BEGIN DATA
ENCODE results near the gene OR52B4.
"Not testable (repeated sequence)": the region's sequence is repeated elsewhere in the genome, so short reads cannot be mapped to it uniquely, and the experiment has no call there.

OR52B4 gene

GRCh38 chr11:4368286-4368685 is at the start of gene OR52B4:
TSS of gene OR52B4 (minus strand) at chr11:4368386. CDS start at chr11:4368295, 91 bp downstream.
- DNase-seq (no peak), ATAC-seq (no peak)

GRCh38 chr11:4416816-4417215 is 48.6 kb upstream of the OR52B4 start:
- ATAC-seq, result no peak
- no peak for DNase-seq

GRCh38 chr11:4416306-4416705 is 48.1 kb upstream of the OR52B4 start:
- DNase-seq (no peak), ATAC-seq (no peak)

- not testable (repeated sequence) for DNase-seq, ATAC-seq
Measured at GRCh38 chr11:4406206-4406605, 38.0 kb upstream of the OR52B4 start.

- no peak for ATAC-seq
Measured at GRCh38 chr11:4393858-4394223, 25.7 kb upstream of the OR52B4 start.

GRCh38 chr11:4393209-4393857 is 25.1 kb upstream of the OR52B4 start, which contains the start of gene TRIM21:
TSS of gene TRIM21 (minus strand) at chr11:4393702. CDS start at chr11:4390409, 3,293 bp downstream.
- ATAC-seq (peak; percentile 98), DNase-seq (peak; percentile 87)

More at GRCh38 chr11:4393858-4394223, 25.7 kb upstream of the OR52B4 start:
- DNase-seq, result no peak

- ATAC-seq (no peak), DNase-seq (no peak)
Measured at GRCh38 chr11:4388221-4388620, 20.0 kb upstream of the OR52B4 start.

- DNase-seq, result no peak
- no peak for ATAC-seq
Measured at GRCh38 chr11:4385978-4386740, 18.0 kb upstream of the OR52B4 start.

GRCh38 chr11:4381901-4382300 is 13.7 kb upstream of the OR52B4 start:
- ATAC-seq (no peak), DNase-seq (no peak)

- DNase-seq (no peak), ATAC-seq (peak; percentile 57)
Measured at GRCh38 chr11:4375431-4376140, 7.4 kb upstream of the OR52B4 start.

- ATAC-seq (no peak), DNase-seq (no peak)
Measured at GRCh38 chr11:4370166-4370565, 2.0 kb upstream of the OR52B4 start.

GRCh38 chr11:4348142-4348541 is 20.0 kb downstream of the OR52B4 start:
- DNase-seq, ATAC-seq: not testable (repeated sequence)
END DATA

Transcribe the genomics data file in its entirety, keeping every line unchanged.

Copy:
ENCODE results near the gene OR52B4.
"Not testable (repeated sequence)": the region's sequence is repeated elsewhere in the genome, so short reads cannot be mapped to it uniquely, and the experiment has no call there.

OR52B4 gene

GRCh38 chr11:4368286-4368685 is at the start of gene OR52B4:
TSS of gene OR52B4 (minus strand) at chr11:4368386. CDS start at chr11:4368295, 91 bp downstream.
- DNase-seq (no peak), ATAC-seq (no peak)

GRCh38 chr11:4416816-4417215 is 48.6 kb upstream of the OR52B4 start:
- ATAC-seq, result no peak
- no peak for DNase-seq

GRCh38 chr11:4416306-4416705 is 48.1 kb upstream of the OR52B4 start:
- DNase-seq (no peak), ATAC-seq (no peak)

- not testable (repeated sequence) for DNase-seq, ATAC-seq
Measured at GRCh38 chr11:4406206-4406605, 38.0 kb upstream of the OR52B4 start.

- no peak for ATAC-seq
Measured at GRCh38 chr11:4393858-4394223, 25.7 kb upstream of the OR52B4 start.

GRCh38 chr11:4393209-4393857 is 25.1 kb upstream of the OR52B4 start, which contains the start of gene TRIM21:
TSS of gene TRIM21 (minus strand) at chr11:4393702. CDS start at chr11:4390409, 3,293 bp downstream.
- ATAC-seq (peak; percentile 98), DNase-seq (peak; percentile 87)

More at GRCh38 chr11:4393858-4394223, 25.7 kb upstream of the OR52B4 start:
- DNase-seq, result no peak

- ATAC-seq (no peak), DNase-seq (no peak)
Measured at GRCh38 chr11:4388221-4388620, 20.0 kb upstream of the OR52B4 start.

- DNase-seq, result no peak
- no peak for ATAC-seq
Measured at GRCh38 chr11:4385978-4386740, 18.0 kb upstream of the OR52B4 start.

GRCh38 chr11:4381901-4382300 is 13.7 kb upstream of the OR52B4 start:
- ATAC-seq (no peak), DNase-seq (no peak)

- DNase-seq (no peak), ATAC-seq (peak; percentile 57)
Measured at GRCh38 chr11:4375431-4376140, 7.4 kb upstream of the OR52B4 start.

- ATAC-seq (no peak), DNase-seq (no peak)
Measured at GRCh38 chr11:4370166-4370565, 2.0 kb upstream of the OR52B4 start.

GRCh38 chr11:4348142-4348541 is 20.0 kb downstream of the OR52B4 start:
- DNase-seq, ATAC-seq: not testable (repeated sequence)